maladie du pays (sic)

Discussion in 'French-English Vocabulary / Vocabulaire Français-Anglais' started by Fospia, Dec 7, 2008.

  1. Fospia

    Fospia Senior Member

    English (United States) and Spanish (Cub
    In Mary Shelley's Frankenstein, Victor describes how he feels in italics using this phrase. Is this an accepted phrase to describe homesickness?
    My French teacher told me that it is the result of translating English to French and stubbornly refused to believe that it had been written in novel by a Swiss. Being that my French teacher is not French I wanted to find out for myself. Thanks in advance!
     
  2. melu85 Senior Member

    Paris
    France/French
    In French, we say "avoir le mal du pays", which translates "to be homesick".
    So I guess homesickness would be "le mal du pays".
     
  3. Xavier11222 Senior Member

    Paris
    France French
    Well, you're not including the phrase here, so... I guess homesickness is good to describe homesickness? :)
    Also, I'm not sure what the argument is about.
     
  4. xtrasystole

    xtrasystole Senior Member

    France
    What phrase are you talking about? :confused:
     
  5. melu85 Senior Member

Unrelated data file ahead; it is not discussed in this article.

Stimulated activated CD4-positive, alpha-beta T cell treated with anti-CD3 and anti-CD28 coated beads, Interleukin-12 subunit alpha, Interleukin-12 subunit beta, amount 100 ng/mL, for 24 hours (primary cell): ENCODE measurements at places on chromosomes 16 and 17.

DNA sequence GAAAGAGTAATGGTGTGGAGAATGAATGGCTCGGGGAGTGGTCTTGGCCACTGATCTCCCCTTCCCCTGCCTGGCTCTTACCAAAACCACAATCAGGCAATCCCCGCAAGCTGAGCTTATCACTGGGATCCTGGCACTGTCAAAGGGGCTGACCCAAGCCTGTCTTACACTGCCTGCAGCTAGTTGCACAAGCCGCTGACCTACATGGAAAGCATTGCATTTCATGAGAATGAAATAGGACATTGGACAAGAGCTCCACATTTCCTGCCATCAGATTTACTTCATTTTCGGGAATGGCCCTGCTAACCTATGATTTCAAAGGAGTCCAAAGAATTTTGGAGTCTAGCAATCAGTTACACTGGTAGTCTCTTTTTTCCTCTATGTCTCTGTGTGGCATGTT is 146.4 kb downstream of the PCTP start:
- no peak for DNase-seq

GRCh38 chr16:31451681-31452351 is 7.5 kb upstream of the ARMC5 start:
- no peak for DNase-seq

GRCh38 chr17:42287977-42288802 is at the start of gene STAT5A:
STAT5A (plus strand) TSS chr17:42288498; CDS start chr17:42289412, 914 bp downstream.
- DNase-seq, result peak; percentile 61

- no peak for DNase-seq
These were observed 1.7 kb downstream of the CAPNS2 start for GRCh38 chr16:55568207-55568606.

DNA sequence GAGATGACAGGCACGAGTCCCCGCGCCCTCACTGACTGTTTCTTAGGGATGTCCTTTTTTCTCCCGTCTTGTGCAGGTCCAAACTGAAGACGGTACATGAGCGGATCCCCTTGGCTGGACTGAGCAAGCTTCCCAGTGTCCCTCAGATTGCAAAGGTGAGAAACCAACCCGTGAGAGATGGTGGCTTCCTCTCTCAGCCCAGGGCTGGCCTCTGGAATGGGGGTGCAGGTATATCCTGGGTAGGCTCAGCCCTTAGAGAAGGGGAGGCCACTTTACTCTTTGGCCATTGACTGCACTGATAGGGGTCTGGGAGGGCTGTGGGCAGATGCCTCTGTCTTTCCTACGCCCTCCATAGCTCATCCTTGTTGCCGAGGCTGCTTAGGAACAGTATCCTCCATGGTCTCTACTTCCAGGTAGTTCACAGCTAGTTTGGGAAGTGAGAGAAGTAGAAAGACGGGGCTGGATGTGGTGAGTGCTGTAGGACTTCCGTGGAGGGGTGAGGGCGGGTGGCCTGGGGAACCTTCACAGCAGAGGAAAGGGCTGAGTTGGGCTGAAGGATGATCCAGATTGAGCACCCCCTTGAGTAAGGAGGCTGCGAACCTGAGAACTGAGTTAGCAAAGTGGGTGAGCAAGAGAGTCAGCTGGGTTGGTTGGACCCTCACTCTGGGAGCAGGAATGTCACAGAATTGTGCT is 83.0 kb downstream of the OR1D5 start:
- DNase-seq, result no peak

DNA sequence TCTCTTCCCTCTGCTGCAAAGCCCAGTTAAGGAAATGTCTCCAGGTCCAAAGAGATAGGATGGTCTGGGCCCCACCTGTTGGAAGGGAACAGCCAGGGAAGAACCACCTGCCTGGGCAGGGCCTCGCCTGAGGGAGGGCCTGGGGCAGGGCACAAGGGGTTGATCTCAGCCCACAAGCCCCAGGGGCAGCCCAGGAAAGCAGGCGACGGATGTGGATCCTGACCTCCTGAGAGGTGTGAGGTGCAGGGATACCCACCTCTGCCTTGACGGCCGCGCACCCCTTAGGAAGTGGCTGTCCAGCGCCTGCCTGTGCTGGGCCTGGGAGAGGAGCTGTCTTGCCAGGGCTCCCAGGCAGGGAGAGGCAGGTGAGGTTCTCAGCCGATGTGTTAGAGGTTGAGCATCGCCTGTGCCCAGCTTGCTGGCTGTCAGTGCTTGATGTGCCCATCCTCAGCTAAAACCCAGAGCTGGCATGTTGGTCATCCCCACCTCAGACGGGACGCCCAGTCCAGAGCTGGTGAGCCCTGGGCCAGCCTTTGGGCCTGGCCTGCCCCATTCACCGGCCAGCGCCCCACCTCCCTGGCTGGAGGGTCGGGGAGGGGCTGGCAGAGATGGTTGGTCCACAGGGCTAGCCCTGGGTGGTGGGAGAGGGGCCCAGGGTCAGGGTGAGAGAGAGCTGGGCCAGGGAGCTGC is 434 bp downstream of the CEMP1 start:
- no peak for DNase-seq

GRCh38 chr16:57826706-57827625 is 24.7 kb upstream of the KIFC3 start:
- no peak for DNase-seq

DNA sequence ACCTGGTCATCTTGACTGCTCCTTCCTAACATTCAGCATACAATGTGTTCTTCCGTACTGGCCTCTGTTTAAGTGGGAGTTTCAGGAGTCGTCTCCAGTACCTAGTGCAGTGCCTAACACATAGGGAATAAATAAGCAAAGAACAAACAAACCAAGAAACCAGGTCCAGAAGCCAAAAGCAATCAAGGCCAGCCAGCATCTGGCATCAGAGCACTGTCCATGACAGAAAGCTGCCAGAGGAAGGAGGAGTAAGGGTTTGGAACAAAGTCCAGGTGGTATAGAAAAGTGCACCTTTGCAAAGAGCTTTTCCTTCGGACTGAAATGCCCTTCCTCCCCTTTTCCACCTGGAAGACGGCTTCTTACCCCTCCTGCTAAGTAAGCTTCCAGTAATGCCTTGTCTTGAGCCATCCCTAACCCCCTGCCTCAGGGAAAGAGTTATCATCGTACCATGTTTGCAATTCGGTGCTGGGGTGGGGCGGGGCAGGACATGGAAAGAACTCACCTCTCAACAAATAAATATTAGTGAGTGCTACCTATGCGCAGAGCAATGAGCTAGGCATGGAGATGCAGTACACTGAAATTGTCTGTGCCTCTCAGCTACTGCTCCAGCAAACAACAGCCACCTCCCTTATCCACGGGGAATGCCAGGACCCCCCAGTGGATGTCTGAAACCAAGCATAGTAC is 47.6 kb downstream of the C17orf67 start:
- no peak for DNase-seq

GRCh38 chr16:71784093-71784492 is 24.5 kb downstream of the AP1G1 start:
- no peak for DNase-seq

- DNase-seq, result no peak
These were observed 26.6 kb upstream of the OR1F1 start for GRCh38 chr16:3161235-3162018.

Paris
    France/French
    The "phrase" is referring to is..."la maladie du pays":), which was originally the title of the thread. I changed it and didn't realize the phrase didn't appear in the thread.
     
  6. xtrasystole

    xtrasystole Senior Member

    France
    Ah, bon ! Tu as corrigé le titre du fil.

    Comme tu le disais, melu85, l'expression correcte en français de France est 'le mal du pays'.

    (À noter que 'Le Mal du Pays' est le titre original d'une pièce pour piano de Franz Liszt qu'il avait écrite en Suisse (from Années de Pélerinage, book 1, Suisse)).
     
  7. Xavier11222 Senior Member

    Paris
    France French
    Ah, that's what it was.

    Then your teacher is wrong! But don't tell her that you asked someone from the internet - instead, say that you happened upon the phrase in Mme de Stael's Corinne.
    Je me sentais saisie par la maladie du pays, la plus inquiète douleur qui puisse s'emparer de l'âme
    Then you can admit that you found it there, under "sens 5."
    To her credit, you teacher certainly never heard it - you would say "mal du pays" these days, to mean a "maladie du pays" (general nostalgia) specific to those far from home.
     
  8. xtrasystole

    xtrasystole Senior Member

    France
    I didn't know, Xavier, that 'maladie du pays' was in use at the time. Thank you.
     
    Last edited by a moderator: Dec 8, 2008

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